Lectures on Experimental Macroeconomics by Daniela Puzzello (Indiana)
Overview: Vernon Smith won the Nobel prize in 2002 “for having established laboratory experiments as a tool in empirical analysis, especially in the study of alternative market mechanisms.” Applications of experimental methods are now widespread in microeconomics and finance. Based on the advances and insights gained from this research, in this lecture, we argue a similar approach can provide valuable insights in macroeconomics, especially considering the development of micro-founded models and recent technological advances allowing for the implementation of large-scale economies. This lecture will be organized around:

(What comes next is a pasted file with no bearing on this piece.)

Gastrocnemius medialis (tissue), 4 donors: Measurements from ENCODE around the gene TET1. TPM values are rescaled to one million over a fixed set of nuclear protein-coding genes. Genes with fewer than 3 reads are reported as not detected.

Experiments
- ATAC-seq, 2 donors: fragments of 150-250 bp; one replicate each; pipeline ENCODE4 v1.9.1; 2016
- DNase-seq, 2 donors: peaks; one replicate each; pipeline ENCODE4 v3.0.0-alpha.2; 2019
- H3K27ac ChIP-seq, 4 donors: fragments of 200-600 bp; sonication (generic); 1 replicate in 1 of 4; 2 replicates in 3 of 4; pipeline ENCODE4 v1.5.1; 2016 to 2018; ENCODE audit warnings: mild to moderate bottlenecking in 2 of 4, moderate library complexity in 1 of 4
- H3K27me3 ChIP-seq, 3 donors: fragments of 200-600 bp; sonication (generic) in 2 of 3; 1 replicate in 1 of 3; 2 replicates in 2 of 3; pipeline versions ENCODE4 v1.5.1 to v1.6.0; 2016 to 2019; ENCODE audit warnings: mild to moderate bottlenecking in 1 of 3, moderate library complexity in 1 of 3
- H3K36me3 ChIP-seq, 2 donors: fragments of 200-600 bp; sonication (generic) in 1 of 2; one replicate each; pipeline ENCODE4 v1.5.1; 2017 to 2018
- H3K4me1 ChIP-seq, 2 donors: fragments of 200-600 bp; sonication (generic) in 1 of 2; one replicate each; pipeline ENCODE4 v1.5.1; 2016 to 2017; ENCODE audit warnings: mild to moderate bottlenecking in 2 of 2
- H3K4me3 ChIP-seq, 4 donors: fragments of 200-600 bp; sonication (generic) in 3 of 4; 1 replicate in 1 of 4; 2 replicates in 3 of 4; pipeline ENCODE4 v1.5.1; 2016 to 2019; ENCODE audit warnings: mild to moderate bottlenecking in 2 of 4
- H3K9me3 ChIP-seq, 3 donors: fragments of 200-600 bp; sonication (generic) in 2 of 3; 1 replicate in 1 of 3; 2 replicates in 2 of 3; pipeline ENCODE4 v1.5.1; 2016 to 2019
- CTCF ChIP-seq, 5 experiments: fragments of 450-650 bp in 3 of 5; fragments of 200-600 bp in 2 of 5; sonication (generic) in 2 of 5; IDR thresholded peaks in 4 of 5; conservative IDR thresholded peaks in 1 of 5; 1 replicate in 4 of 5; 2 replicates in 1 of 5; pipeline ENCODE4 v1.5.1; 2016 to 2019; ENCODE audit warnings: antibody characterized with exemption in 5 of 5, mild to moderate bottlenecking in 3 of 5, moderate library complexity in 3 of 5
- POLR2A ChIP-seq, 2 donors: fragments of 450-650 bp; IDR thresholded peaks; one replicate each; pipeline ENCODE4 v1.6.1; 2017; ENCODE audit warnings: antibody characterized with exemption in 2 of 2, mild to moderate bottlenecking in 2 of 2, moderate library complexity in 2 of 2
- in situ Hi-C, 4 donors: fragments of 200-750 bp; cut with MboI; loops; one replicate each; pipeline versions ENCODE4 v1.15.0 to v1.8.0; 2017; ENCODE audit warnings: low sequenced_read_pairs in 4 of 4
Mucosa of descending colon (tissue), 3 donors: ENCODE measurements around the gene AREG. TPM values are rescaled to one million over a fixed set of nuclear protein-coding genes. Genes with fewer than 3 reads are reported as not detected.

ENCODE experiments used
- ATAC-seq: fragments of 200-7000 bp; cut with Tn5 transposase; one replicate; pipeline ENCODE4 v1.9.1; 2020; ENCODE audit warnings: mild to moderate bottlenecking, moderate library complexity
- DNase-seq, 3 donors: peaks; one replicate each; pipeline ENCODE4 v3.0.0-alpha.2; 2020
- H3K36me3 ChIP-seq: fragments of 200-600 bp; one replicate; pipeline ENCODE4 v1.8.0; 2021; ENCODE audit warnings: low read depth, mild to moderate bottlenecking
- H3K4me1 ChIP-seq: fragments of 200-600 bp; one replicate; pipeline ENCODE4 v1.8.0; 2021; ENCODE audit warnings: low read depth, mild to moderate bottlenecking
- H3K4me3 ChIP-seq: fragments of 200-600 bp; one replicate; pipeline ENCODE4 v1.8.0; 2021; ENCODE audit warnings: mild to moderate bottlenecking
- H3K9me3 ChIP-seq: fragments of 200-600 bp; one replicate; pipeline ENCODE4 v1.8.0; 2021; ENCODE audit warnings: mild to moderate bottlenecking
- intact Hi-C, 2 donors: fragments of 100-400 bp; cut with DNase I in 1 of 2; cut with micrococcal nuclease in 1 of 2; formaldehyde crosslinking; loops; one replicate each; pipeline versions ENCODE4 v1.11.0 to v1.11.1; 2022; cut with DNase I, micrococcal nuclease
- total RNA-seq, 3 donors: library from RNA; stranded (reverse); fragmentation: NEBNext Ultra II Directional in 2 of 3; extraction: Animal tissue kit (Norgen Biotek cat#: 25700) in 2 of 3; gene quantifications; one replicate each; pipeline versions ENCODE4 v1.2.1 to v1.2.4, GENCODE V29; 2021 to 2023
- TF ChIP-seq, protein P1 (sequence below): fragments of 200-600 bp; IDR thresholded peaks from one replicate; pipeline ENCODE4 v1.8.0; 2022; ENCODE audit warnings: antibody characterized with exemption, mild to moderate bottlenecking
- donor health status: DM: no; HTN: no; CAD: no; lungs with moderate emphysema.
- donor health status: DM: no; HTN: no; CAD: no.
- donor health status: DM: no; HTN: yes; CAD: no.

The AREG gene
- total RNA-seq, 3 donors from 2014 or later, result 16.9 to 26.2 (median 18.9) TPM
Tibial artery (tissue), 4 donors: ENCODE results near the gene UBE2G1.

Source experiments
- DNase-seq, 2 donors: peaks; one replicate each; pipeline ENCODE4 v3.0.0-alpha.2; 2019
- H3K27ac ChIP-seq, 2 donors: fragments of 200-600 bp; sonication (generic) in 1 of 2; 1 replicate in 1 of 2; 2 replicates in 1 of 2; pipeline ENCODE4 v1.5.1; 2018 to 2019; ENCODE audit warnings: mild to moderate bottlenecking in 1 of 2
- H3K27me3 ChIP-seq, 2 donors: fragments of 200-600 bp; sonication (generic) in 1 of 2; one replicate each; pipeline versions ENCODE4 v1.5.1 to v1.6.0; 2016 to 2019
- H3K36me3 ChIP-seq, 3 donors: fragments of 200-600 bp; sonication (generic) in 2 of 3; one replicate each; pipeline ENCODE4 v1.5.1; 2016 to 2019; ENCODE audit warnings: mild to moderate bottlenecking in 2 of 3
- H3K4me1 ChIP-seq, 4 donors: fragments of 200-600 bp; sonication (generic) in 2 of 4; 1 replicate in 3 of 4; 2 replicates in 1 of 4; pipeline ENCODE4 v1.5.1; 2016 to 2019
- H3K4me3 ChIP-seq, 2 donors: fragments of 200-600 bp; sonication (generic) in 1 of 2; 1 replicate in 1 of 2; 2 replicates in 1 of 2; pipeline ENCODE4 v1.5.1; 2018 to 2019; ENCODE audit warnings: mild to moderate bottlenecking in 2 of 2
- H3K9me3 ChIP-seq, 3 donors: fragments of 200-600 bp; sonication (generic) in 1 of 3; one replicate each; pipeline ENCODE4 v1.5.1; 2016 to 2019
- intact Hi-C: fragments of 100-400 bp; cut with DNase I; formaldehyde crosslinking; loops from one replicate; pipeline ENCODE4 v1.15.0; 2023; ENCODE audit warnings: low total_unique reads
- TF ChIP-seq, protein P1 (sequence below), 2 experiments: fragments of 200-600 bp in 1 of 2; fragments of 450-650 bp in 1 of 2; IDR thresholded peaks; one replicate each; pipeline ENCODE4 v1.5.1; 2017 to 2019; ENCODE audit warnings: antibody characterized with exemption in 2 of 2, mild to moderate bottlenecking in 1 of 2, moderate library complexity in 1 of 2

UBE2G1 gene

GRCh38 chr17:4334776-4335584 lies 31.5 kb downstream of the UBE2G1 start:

1. the underlying principles of the experimental methodology
2. applications of the experimental method to monetary economics.
Examples of research questions that can be investigated using such experimental methods coupled with theoretical models based on micro-foundations include: Under what circumstances is money essential? To what extent do laboratory experiments yield support that monetary policies work as intended and, if not, why? Do legal restrictions and government interventions affect the circulation of multiple currencies? Which bargaining solution/bargaining weight best organize laboratory data in the context of two-dimensional bargaining problems adopted in monetary and labor economics?